Half term here at last! If feels like a long eight and a half weeks since the start of September, and even longer for those who have been ‘on duty’ since exam results started coming in in mid August. We had our annual Founders’ Day on Friday 22nd October, and the guest celebrant this year was John Hall, the Dean of Westminster – recently seen on TV in the Abbey hosting the Pope’s visit there. He had big shoes to step into, because last year’s Founders’ Day guest was the Archbishop of Canterbury. Nonetheless it was a great day, and the Dean was very positive indeed about the School, its achievements and the students he met.
Many of us in schools were watching with bated breath the spending review announcements from the Chancellor last week. My first reaction was one of some relief – a 0.1% rise in real terms on education spending may not seem like much of an increase, but it was better than a cut. However, over the weekend the news emerged – somewhat in dribs and drabs, it has to be said – that in fact the key Liberal Democrat contribution to education policy, the pupil premium (extra money for schools educating deprived students, allocated on a pupil by pupil basis) would be allocated by reducing funding for other schools and students. This is contrary to what was promised earlier – namely that the pupil premium, which I would support in principle, would be additional expenditure as far as the education budget is concerned. This does not bode well for areas – like West Kent – where there are relatively low levels of deprivation in comparison with inner city areas. The extent of reduction in education spending will depend on how many students the government decides ought to get the pupil premium – all those on free school meals, or a smaller, more deprived, proportion of those. We shall see …
Many people who don’t work in schools tend to think that we close down for the holidays. Nothing could be further from the truth. As I sit at my desk this Monday lunchtime – with icy cold hands, as we have turned the heating down to save money – I have been aware of about 20 people working in the school. ICT facilities are being upgraded, cleaning is taking place, office staff are at work, and caretakers are repairing and decorating. Our Duke of Edinburgh staff are away in Wales with the large group of Gold expeditioners – chilly nights to be camping on a Welsh hillside, but good for team building!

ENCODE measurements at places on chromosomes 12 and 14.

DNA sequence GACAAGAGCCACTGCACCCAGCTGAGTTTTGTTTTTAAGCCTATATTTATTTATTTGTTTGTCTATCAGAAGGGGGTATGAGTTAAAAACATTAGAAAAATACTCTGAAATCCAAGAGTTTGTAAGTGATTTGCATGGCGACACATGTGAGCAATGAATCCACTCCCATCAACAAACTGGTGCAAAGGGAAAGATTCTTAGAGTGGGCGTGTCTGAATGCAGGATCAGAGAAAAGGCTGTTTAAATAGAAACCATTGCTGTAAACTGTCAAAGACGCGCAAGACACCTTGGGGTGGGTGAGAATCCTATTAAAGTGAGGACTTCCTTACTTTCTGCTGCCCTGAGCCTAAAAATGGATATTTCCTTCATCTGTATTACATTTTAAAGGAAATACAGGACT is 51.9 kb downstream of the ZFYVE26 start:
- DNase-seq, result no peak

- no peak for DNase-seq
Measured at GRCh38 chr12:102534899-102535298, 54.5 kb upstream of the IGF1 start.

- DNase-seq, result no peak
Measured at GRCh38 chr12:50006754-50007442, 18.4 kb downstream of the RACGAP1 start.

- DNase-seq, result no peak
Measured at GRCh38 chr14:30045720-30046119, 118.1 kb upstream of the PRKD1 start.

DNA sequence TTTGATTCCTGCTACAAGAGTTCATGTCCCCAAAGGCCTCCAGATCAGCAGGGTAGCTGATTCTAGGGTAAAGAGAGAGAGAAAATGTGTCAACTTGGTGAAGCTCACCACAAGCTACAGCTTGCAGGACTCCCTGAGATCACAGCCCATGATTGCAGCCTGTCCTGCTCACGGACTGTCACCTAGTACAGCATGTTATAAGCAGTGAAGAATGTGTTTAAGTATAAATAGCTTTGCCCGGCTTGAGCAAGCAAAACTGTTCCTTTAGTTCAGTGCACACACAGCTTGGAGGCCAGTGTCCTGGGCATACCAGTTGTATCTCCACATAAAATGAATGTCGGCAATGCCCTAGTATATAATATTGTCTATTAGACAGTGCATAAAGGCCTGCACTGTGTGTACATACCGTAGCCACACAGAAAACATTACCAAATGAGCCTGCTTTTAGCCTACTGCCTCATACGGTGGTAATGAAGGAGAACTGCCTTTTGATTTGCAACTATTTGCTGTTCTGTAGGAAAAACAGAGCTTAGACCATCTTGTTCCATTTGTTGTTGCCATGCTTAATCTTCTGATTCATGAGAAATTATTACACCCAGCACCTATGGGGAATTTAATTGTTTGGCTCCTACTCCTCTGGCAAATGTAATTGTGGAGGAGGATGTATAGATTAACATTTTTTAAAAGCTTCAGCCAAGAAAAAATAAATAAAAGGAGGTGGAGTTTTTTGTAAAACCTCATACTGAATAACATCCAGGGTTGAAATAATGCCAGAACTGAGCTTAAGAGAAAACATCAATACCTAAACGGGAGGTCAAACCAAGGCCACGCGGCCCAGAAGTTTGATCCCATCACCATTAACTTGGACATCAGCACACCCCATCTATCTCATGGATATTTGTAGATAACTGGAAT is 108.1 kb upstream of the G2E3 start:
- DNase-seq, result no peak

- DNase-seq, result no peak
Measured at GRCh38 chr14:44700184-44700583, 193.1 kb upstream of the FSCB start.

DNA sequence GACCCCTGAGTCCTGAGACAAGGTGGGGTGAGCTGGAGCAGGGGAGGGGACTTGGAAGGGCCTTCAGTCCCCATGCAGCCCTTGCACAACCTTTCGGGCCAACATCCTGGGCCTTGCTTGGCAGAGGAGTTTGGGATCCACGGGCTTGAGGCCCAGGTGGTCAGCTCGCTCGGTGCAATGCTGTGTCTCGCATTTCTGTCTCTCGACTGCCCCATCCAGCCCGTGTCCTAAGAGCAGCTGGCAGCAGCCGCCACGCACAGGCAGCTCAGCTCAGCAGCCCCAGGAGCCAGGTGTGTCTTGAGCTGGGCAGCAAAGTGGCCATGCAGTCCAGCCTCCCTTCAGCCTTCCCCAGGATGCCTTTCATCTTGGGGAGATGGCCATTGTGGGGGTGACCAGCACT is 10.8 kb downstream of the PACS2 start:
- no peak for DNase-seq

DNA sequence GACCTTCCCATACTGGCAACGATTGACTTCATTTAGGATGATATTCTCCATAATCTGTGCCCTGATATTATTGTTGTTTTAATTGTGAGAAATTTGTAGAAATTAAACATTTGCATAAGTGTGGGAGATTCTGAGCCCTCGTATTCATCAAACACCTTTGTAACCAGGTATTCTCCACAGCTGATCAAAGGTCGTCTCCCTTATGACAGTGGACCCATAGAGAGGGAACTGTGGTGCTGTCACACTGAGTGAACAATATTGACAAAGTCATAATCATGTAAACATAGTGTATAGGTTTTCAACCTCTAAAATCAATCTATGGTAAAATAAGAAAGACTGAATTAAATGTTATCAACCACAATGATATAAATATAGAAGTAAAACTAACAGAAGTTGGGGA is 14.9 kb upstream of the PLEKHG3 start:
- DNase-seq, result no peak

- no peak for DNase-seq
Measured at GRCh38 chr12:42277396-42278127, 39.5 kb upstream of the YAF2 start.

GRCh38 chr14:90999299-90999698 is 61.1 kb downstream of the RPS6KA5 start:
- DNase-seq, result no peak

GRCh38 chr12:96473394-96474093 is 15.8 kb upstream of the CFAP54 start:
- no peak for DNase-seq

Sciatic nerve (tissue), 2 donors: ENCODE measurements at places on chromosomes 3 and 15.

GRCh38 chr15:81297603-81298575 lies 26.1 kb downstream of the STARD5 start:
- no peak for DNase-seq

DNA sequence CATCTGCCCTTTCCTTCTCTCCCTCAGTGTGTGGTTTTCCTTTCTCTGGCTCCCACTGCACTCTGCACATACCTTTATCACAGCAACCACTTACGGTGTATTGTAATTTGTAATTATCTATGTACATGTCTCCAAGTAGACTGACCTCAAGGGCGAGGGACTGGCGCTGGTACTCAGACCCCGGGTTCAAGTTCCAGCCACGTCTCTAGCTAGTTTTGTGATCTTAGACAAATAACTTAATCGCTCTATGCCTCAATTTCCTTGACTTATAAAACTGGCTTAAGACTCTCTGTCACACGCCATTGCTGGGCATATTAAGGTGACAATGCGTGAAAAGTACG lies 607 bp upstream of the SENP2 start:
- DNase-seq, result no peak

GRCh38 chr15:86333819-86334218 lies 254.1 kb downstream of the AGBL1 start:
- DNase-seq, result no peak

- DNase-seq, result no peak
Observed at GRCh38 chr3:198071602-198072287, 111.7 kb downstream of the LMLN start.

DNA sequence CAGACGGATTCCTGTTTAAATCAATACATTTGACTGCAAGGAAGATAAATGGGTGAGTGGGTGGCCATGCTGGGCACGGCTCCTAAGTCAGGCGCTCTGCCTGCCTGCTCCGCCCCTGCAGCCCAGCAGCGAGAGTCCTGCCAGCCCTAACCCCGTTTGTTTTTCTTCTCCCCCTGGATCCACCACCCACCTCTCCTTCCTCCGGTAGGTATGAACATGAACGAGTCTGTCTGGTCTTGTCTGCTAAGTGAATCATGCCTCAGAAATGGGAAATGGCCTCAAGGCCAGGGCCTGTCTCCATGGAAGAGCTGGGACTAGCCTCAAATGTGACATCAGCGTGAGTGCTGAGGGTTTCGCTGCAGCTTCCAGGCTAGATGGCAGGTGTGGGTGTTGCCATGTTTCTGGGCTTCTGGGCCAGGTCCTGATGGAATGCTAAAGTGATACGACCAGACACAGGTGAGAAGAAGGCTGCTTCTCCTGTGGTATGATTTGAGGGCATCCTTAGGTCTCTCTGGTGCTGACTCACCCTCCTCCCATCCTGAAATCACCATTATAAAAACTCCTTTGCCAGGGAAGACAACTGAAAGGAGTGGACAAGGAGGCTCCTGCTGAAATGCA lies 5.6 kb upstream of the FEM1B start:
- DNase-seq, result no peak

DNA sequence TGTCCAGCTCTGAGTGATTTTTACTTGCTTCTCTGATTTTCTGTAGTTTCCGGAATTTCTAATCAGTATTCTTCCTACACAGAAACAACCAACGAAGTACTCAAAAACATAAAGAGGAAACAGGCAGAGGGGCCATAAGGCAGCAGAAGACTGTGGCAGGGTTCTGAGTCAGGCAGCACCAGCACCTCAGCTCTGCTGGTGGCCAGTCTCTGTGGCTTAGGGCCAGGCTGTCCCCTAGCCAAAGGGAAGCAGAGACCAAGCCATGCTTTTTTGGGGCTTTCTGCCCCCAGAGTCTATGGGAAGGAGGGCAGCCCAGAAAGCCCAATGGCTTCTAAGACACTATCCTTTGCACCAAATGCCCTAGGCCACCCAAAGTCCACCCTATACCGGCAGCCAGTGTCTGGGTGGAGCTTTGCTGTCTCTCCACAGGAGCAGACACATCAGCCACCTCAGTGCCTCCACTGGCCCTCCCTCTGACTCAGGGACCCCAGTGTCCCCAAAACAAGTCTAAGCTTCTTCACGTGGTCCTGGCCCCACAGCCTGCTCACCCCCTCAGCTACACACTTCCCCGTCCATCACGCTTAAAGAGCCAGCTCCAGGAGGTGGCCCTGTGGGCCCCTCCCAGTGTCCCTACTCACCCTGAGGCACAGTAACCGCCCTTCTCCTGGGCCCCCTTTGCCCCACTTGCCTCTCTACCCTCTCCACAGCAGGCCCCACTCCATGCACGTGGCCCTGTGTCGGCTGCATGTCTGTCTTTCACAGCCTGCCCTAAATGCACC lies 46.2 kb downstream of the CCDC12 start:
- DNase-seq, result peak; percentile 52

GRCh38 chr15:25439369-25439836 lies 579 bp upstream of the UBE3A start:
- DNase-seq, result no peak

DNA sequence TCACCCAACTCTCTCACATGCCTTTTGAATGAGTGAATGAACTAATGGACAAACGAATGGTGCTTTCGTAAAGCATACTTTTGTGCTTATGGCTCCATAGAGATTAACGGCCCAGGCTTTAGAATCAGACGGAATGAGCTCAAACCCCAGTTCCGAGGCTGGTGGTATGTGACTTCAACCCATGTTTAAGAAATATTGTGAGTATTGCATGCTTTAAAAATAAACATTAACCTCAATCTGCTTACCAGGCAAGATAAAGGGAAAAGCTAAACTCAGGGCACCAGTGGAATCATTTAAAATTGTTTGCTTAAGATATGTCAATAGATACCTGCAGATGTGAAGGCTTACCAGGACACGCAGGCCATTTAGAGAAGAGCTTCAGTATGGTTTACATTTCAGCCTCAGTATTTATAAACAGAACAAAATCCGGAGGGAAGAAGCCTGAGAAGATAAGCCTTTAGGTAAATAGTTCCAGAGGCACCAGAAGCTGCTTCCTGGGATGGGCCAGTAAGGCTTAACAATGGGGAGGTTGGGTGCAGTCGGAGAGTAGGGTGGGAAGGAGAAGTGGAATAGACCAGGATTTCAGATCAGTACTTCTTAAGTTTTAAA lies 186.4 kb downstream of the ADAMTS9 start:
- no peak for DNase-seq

One of the nice things about the school holidays, even for those who do work through all or part of them, is that we can work a bit more flexibly than the usual unbending school timetable demands. I am off up to London later this afternoon to visit the exhibition of Gauguin paintings at the Tate Modern. And a group of colleagues has just told me that they are meeting for lunch shortly to remember this day last year when one of our site team sadly died after a long battle with cancer.
The closing date for secondary school applications falls at the end of this week, Sunday 31st. This year we have had record numbers of parents and children visiting the school, both at open evenings earlier on and in recent weeks on tours of the school during the day. There is certainly no shortage of parents who want to send their children to Bennett, and, interestingly, despite the pressures of financing school transport, there are more than ever who live at some distance from the school, including well over the border in East Sussex. I have recently myself visited a number of our partner Church of England Aided primary schools both in Kent and East Sussex – always a wonderfully uplifting experience: the brightness, care and positivity of a good primary school is something you can literally sense and it is truly infectious. Our challenge is to build on this when students move to secondary school.
I hope all readers have a restful and recuperative half term week.